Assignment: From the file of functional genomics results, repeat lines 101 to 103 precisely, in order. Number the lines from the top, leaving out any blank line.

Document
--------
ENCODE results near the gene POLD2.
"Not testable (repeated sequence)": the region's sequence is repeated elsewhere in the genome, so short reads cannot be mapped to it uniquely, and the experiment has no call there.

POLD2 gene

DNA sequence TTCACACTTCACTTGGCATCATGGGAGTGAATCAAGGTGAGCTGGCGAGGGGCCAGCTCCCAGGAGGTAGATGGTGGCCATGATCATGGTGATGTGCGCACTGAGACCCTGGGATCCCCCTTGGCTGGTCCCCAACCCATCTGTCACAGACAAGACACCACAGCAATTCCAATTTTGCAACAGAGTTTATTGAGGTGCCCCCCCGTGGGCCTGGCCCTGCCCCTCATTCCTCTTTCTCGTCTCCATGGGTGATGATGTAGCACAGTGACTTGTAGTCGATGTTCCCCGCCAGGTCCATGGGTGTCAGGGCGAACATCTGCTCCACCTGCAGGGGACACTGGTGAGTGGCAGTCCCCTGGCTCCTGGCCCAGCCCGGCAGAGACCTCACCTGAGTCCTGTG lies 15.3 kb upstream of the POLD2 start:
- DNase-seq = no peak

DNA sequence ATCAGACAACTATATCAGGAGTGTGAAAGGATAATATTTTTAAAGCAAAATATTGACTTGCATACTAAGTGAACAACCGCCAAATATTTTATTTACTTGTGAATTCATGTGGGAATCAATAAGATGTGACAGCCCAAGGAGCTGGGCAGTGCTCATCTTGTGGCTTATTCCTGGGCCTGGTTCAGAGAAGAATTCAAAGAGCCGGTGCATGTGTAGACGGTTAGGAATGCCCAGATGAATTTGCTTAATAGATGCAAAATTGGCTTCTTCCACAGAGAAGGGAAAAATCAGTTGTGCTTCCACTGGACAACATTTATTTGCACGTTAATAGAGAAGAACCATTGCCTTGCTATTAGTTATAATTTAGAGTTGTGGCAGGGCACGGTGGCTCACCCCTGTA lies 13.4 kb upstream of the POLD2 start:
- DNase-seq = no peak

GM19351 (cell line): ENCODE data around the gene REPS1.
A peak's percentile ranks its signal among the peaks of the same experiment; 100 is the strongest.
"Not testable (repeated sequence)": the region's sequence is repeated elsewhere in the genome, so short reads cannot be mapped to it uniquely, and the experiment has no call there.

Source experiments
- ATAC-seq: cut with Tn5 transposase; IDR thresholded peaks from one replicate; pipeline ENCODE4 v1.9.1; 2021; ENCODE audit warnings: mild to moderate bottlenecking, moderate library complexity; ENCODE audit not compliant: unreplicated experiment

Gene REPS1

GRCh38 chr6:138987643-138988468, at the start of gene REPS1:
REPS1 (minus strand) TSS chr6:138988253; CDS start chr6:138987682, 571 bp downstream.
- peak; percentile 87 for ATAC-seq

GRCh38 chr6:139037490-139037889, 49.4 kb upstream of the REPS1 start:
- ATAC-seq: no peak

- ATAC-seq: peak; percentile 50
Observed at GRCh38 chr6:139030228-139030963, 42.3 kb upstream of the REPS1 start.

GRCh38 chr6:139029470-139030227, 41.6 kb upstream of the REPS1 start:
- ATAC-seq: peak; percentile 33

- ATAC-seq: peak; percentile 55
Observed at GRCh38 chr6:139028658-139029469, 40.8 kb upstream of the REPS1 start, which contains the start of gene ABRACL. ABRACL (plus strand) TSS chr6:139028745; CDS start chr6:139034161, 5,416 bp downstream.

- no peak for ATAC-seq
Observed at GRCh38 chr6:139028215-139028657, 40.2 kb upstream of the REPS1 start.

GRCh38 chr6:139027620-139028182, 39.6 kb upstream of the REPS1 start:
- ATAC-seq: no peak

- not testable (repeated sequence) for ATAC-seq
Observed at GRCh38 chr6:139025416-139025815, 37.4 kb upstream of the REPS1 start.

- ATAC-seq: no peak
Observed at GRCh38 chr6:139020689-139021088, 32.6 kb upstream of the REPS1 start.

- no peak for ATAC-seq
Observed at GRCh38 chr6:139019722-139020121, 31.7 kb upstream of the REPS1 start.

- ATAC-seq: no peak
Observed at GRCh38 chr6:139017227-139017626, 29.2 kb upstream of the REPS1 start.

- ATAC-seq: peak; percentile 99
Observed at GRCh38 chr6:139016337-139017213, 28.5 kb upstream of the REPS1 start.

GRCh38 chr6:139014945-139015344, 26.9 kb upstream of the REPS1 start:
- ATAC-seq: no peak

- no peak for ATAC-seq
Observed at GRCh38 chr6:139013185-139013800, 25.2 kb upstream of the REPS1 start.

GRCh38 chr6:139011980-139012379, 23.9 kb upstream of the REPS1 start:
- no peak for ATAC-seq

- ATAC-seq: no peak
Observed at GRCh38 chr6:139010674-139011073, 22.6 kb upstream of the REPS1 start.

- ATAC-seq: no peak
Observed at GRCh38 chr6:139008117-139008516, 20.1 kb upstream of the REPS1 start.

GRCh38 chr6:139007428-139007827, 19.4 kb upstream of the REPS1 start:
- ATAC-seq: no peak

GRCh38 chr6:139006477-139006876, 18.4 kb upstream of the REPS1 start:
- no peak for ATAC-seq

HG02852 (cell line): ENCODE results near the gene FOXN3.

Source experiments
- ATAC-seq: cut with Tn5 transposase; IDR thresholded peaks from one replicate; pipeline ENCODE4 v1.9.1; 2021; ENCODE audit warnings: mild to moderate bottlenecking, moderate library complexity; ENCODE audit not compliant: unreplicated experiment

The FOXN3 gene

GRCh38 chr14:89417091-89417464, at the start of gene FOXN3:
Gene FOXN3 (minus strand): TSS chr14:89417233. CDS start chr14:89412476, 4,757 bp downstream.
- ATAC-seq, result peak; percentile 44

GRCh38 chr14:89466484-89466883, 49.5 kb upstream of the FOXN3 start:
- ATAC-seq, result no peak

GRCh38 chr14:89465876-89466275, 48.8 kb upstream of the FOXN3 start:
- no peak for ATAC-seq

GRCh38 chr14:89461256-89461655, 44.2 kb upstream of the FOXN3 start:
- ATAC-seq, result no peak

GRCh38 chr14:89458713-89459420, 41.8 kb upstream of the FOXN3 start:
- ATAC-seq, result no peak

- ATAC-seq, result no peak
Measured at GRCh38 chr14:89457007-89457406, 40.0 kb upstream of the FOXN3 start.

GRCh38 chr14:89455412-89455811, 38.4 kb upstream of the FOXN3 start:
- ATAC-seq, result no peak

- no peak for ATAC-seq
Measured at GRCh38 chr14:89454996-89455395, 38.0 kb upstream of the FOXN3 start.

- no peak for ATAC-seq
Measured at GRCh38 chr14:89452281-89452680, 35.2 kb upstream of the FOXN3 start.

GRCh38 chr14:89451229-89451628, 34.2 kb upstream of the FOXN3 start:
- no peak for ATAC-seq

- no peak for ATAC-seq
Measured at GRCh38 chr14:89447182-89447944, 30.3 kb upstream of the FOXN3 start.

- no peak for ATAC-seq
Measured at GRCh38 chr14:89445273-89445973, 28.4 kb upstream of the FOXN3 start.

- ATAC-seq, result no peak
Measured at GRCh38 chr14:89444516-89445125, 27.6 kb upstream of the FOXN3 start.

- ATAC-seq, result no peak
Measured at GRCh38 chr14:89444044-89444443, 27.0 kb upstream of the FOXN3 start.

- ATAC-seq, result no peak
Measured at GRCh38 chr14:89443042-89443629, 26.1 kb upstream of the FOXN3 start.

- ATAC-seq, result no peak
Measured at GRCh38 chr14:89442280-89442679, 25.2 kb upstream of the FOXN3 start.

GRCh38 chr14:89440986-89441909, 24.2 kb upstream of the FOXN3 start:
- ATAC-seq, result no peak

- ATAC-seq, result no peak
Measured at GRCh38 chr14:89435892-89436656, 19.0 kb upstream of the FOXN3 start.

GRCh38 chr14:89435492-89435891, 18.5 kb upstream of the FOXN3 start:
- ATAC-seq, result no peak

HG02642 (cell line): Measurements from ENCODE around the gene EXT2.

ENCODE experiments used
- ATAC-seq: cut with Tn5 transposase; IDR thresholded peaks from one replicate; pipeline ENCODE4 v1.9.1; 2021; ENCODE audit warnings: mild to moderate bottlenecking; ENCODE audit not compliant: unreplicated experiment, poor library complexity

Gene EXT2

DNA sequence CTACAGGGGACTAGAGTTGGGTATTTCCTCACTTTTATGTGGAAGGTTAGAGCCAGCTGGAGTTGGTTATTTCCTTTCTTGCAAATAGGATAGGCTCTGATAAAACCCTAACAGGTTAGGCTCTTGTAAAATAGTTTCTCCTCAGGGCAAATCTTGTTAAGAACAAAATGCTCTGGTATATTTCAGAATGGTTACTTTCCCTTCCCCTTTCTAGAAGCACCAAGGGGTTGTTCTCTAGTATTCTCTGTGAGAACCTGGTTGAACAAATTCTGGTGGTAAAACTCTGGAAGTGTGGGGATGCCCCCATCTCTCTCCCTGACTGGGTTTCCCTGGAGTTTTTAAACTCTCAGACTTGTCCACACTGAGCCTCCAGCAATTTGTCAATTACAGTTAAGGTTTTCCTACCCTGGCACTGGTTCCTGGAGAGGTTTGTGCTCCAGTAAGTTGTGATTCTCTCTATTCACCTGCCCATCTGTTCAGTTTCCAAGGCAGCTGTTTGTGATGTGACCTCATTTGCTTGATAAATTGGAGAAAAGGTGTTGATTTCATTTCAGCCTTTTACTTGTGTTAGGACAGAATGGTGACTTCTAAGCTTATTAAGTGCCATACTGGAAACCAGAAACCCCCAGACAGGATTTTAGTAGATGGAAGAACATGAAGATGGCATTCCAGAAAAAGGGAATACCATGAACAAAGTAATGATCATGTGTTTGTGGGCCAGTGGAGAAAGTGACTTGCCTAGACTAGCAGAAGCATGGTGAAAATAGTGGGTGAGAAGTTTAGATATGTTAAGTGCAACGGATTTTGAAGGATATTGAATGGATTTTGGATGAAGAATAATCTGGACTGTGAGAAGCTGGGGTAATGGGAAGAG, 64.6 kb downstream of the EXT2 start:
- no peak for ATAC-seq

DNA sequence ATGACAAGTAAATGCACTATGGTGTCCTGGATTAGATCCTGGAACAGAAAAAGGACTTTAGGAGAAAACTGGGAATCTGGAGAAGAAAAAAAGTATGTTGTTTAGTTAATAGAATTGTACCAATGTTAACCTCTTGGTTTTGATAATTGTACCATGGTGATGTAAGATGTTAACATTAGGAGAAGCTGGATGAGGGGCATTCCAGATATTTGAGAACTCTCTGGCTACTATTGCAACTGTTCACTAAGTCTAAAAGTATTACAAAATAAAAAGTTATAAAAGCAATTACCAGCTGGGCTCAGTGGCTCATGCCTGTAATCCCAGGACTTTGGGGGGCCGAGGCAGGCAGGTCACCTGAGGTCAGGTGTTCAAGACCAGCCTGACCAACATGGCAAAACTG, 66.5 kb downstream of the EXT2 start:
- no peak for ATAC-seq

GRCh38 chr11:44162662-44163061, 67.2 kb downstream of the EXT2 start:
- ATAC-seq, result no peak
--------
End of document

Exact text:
- no peak for ATAC-seq

DNA sequence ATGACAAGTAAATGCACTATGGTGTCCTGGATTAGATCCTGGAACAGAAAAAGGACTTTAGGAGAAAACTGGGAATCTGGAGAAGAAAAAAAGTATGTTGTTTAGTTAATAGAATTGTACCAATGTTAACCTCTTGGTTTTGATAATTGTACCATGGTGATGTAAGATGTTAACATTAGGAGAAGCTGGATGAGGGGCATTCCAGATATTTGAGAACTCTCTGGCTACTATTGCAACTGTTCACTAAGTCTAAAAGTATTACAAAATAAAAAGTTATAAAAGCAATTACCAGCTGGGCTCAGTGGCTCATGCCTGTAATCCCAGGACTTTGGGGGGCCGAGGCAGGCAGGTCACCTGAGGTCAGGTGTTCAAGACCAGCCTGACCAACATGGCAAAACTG, 66.5 kb downstream of the EXT2 start:
- no peak for ATAC-seq